Thursday, November 13, 2014

13/11/2014: Irish Banks: In a Bad League of Their Own

Standard & Poor's report published yesterday (link here) offers a dark view on the French banks, arguing that their capitalisation, based on S&P own metric, puts them into a "weaker position against their European and international peers than according to regulatory ratios".

The S&P looked at the rank order of national banking systems, "resulting from the capital measure that Standard & Poor's Ratings Services uses in its ratings analysis, the risk-adjusted capital (RAC) ratio… According to the latest available comparative data on Dec. 31, 2013, the five French banks (the four mentioned above plus Groupe Crédit Mutuel) had an average RAC ratio of 7.0% versus 7.7% for our top 100 rated banks. …The gap between our in-house measure and the regulatory one (the fully loaded ratio) mostly stems from the banks' internal models for credit risk that we view as less stringent on some asset classes than for some peers. It also results from our stricter treatment than under Basel III of French banks' large insurance subsidiaries."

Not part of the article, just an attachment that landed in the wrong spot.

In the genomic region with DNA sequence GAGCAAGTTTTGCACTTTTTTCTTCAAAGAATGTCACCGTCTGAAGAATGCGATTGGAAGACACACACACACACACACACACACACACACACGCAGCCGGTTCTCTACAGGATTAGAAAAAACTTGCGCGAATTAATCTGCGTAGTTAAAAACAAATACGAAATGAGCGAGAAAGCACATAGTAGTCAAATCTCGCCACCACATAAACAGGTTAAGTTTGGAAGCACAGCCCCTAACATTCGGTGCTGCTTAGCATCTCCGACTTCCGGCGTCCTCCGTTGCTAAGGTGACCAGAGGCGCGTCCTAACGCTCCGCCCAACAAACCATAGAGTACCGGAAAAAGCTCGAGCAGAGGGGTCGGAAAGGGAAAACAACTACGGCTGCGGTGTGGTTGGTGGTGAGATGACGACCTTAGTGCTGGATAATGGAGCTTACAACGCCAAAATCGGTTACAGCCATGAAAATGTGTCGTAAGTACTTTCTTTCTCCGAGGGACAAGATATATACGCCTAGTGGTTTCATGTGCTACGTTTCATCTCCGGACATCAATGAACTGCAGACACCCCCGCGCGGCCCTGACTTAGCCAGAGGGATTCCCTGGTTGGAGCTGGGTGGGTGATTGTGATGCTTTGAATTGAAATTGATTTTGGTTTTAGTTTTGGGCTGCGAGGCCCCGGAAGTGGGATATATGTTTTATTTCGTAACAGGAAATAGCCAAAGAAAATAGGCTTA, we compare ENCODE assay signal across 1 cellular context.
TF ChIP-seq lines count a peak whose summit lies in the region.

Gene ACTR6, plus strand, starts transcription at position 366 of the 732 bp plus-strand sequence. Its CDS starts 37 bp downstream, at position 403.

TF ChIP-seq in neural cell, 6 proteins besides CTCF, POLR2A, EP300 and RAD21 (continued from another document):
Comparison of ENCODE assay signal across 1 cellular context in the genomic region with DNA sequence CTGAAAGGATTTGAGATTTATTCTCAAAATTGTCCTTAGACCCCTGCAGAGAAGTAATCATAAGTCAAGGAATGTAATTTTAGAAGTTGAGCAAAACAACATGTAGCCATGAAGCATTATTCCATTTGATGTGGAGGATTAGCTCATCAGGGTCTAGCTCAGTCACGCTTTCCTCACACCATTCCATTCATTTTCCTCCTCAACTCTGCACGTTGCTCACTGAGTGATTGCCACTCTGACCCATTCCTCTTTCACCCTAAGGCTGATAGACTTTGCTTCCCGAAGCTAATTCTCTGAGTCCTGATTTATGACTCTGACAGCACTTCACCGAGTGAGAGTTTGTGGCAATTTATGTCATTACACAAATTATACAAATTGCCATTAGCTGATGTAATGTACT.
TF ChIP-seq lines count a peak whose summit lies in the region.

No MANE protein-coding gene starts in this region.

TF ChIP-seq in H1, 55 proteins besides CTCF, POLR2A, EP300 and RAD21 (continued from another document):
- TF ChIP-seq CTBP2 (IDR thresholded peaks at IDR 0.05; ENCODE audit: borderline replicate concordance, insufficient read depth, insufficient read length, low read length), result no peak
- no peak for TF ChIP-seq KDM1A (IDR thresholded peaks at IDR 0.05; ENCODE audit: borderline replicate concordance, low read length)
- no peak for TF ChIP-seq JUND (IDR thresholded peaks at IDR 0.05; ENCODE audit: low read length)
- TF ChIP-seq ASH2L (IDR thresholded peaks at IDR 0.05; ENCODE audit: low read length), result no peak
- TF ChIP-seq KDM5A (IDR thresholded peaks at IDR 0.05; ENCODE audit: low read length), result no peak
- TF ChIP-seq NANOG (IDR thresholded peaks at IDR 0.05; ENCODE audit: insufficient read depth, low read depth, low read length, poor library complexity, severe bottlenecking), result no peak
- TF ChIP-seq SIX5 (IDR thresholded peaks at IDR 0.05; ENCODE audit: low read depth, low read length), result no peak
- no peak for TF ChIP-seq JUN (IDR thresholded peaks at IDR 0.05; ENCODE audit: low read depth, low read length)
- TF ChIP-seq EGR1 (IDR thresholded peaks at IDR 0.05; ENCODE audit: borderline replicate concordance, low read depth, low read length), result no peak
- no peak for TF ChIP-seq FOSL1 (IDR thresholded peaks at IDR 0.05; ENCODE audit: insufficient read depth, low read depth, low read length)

So in basic terms, S&P used higher quality test of capital buffers. And here are the results for the select sample of European banking systems:

One thing is clear from the above: Ireland's banking system is faring the worst - by a mile - in the sample. In fact, by S&P measure, it is in the league of its own.

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